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Military or Civilian CV

By: Angelique Caffrey - Updated: 4 Nov 2015 | comments*Discuss
Résumé Curriculum Vitae Cv Job Position

If you're transitioning from a position in the military to one in the civilian marketplace, you may be concerned about how to structure your résumé or curriculum vitae (CV) for maximum impact and effectiveness.

Ironically, many military and ex-military job seekers are concerned that they will not be seriously considered by prospective employers; however, those who have served in the armed forces usually bring with them a plethora of skills and accomplishments that can benefit corporate entities.

Below, we'll explore how to build your military-background CV to land you that civilian job.

Understand Business Speak

If you've been in the military for a long time, you may speak in a sort of "jargon" that doesn't resonate with those in the professional world. Therefore, you have to make sure that your CV and covering letter are geared toward someone without military training.

Some of the "buzz words" that many corporate men and women are looking for in a CV include "managed", "developed", "team", "won", "strategy", and "self-motivated". Wherever possible, choose active words which "pop" off the page, but don't overdo it or fib. Look through some business magazines and websites as a way to educate yourself on the "lingo" that is used in today's businesses.

How to Begin Your CV

Most civilian CVs start with the applicant's contact information, then lead into either a personal objective statement or a summary of qualifications (or both). Rarely are photos of the CV writer included, unless the job is for a performing arts or modeling position.

The objective statement is like a personal mission and tells the personnel manager the who, what, where, and why of the applicant. For instance, a sample sentence might look like:

Army sergeant with over 10 years engineering experience seeks mid-level position where she can utilize her self-discipline, training, and computer skills to increase profitability.

You can "back up" your objective with a summary of qualifications, such as:

  • Over 8 years experience directly supervising a team of 12 coworkers
  • Won annual honors for exceptional team performance from 2002 to present
  • Taught more than 15 engineering courses to cadets
  • Published three peer-reviewed papers on trends in managing engineers
By including this measurable data, the reader of your CV will be encouraged to continue finding out more about what you can offer and will read on.

What to Include Next

Your next step is to list any educational background which qualifies you for the position. Don't limit yourself to only college/university learning here; certifications you gained during your military training are appropriate, too.

If you don't have any "formal" education, you may want to move your education segment to another section of your CV; that way, the prospective employer may be less likely to remove you from his or her list of viable candidates.

After perusing the education segment, the person analysing your CV will want to know more about your employment history. This arena can feel like a stumbling block for many who have been in the military, because positions in the armed forces may not translate perfectly into a "corporate" format.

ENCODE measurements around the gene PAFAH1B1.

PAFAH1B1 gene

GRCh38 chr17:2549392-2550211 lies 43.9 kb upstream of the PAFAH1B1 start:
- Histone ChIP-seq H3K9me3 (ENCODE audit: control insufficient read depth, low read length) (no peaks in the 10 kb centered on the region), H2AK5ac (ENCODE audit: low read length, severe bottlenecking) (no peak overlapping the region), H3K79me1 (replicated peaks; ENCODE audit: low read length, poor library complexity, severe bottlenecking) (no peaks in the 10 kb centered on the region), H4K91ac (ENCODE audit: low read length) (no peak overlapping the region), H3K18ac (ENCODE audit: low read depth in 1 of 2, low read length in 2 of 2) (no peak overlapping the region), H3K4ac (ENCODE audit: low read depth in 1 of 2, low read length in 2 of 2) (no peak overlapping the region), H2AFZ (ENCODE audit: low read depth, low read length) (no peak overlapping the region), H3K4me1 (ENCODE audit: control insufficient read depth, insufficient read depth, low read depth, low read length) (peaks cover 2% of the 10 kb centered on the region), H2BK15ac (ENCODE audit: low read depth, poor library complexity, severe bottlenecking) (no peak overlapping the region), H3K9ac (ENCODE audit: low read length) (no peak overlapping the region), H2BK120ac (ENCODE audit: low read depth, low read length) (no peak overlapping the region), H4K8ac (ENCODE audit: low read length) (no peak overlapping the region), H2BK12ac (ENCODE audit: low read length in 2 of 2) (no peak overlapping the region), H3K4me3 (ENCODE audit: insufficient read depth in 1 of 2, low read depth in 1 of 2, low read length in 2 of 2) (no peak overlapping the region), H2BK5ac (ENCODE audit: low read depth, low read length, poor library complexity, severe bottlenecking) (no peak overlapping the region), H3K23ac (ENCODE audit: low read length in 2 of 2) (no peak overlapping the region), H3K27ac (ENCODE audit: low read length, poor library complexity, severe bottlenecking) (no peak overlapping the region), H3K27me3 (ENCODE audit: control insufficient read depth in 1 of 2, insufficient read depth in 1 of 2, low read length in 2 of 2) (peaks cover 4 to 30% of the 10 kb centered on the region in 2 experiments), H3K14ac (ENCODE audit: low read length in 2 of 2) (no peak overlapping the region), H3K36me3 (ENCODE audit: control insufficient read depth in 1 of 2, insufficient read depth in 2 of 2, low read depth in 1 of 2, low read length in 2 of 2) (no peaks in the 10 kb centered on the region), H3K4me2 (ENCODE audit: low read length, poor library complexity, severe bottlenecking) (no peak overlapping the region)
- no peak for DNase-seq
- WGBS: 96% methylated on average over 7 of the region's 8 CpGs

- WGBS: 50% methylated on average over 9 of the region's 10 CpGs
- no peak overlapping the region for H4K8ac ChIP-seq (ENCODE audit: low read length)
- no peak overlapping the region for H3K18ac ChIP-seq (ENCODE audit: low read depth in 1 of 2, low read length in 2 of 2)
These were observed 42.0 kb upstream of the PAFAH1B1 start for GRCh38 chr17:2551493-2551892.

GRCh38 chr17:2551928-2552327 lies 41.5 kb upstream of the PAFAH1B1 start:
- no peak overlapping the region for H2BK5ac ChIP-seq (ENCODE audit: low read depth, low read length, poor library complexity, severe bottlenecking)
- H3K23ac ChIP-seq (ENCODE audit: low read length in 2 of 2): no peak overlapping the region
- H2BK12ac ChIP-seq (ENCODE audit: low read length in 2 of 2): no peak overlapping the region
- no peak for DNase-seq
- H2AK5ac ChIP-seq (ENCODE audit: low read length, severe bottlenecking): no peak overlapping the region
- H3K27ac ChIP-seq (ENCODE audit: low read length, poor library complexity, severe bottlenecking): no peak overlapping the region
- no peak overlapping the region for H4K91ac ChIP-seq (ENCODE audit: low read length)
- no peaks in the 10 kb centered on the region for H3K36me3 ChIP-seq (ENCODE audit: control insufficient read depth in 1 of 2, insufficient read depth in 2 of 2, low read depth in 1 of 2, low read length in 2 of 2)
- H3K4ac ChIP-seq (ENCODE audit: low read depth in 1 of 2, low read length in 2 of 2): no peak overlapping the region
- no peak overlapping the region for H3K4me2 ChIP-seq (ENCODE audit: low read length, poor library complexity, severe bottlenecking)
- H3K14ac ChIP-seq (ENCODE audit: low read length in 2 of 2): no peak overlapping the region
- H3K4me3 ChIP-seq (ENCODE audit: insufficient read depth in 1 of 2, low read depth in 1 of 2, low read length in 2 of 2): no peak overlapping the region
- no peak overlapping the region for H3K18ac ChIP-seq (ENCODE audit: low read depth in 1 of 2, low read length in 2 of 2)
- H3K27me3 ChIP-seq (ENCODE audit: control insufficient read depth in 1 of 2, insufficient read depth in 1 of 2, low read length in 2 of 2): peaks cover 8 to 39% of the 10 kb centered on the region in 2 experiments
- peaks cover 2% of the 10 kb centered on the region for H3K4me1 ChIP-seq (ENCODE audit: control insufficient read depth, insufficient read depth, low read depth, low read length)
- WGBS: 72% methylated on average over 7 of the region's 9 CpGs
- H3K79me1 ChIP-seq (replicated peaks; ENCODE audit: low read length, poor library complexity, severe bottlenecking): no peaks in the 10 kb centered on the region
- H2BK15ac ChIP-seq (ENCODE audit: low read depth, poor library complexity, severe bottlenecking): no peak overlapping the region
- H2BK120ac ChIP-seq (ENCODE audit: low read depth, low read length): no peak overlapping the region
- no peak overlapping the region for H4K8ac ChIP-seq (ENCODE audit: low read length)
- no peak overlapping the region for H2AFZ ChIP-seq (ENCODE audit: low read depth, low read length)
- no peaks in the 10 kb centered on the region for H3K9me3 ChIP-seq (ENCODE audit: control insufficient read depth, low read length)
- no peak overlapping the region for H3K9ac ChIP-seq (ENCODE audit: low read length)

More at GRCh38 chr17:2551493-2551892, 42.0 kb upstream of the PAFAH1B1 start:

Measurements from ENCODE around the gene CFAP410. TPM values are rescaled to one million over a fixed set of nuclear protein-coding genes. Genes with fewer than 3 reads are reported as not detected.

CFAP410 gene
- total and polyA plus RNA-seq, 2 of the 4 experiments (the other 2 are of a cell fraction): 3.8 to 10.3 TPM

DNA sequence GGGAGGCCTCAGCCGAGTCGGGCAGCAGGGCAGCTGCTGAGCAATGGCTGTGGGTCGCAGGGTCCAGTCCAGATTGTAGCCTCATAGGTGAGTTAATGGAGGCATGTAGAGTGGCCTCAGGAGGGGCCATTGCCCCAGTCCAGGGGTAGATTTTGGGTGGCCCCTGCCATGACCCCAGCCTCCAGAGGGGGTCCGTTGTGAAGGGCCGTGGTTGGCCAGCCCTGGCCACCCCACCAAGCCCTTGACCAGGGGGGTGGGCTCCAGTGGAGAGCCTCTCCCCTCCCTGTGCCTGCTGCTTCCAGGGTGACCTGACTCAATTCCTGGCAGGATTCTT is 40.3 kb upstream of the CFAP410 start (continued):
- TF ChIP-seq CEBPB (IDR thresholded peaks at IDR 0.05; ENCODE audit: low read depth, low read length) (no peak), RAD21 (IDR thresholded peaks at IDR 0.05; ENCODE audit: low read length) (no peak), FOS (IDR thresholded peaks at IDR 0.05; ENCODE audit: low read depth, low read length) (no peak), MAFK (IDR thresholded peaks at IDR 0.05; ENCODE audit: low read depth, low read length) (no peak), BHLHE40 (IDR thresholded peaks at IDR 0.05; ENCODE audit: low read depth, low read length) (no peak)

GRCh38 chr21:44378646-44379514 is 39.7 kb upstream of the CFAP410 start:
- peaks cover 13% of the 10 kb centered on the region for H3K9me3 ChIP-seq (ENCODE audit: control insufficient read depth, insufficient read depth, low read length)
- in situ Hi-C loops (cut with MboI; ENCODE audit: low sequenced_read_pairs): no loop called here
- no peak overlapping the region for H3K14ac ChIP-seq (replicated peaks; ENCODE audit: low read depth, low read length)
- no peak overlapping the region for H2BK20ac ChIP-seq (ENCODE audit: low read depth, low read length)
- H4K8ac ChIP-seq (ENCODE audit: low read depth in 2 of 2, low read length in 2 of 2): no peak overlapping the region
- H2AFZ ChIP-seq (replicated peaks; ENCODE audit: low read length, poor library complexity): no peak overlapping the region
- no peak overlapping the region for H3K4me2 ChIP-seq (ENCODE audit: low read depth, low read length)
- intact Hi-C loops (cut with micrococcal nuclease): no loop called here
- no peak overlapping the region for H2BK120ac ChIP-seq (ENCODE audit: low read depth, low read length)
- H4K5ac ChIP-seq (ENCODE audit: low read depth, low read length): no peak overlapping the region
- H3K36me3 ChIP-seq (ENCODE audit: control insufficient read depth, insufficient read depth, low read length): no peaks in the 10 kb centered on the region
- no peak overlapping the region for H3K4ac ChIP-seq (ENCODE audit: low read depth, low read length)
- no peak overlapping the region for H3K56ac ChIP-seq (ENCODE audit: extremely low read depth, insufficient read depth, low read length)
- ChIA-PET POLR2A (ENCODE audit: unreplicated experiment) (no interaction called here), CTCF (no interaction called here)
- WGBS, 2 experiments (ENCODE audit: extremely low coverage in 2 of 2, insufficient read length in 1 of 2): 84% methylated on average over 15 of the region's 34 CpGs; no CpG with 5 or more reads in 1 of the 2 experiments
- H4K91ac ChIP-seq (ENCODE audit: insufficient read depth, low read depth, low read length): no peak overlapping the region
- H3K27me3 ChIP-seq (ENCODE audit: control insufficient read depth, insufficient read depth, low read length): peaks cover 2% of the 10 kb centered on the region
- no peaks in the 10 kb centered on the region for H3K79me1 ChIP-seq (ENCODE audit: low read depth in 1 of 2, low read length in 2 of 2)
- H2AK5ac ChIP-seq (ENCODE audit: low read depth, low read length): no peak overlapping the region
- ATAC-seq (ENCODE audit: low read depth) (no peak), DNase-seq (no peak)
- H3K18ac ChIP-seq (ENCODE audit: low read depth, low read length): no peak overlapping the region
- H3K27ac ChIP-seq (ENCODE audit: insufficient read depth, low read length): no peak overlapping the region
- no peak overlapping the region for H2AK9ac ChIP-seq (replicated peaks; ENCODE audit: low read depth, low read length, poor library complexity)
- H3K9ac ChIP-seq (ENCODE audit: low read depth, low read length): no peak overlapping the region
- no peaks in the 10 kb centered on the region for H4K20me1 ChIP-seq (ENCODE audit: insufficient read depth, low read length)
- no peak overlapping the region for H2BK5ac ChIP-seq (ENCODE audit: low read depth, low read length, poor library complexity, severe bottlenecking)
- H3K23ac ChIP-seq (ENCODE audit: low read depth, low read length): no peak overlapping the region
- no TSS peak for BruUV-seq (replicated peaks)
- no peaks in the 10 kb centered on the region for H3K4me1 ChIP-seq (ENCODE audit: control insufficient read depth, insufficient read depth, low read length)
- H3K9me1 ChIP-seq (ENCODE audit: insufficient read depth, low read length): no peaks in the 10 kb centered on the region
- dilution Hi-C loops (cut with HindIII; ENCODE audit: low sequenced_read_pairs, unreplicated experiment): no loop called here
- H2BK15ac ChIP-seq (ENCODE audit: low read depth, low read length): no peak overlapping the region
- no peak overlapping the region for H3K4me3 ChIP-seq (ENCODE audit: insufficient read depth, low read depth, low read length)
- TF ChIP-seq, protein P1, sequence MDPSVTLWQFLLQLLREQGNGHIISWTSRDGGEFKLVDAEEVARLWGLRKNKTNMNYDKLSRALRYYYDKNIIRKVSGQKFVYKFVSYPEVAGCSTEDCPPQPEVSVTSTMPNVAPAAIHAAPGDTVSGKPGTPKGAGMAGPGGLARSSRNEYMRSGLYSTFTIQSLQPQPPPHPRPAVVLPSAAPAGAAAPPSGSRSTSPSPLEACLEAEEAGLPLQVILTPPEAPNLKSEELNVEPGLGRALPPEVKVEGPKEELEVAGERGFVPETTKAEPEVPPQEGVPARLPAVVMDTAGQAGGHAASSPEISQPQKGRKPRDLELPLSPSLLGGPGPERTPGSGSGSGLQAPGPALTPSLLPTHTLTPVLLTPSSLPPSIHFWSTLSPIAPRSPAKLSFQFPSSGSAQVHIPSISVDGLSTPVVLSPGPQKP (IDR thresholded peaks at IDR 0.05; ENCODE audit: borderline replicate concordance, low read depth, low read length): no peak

Unless you're hiring someone else to build your CV (and that's not necessary unless you feel completely overwhelmed at the thought of selling yourself in the civilian market), trying following these simple rules governing the set-up of your employment history section:

  • Start with your most recent position or title held and work backwards (known as a "reverse chronological" style)
  • Include the years you held each position or had each title
  • If you worked for a different branch or area of the military, include it (in a civilian-style CV, this would be where a CV writer would list his or her employer)
  • Add the major responsibilities you held during each position (stick with 3-4 of them and include statistics or pertinent facts where applicable)

How to Conclude Your Civilian CV

The final sections of your CV could include your volunteer activities, awards and honors, special skills (relevant to the position for which you are applying), teaching or training positions, published works, and/or references. Some CV writers have also begun to add testimonials, but that might be seen as "overdoing it", so it's probably better to leave them out.

If you're unsure as to what you should include, ask yourself these questions:

  • Is what I'm considering adding pertinent to the job I want?
  • If I were a personnel manager, would this item be relevant to me?
  • Am I simply adding this because I'm concerned my CV isn't substantial enough?
Should you become very stuck, there's nothing wrong with asking a trusted friend, colleague, or loved one to give you specific feedback on the appropriateness and impact of your CV. That way, you'll be certain that you've done everything possible to make a great impression on the people who may be your future employers.

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i want a job in army to serve my country
Hakim sab - 25-Aug-13 @ 6:13 AM
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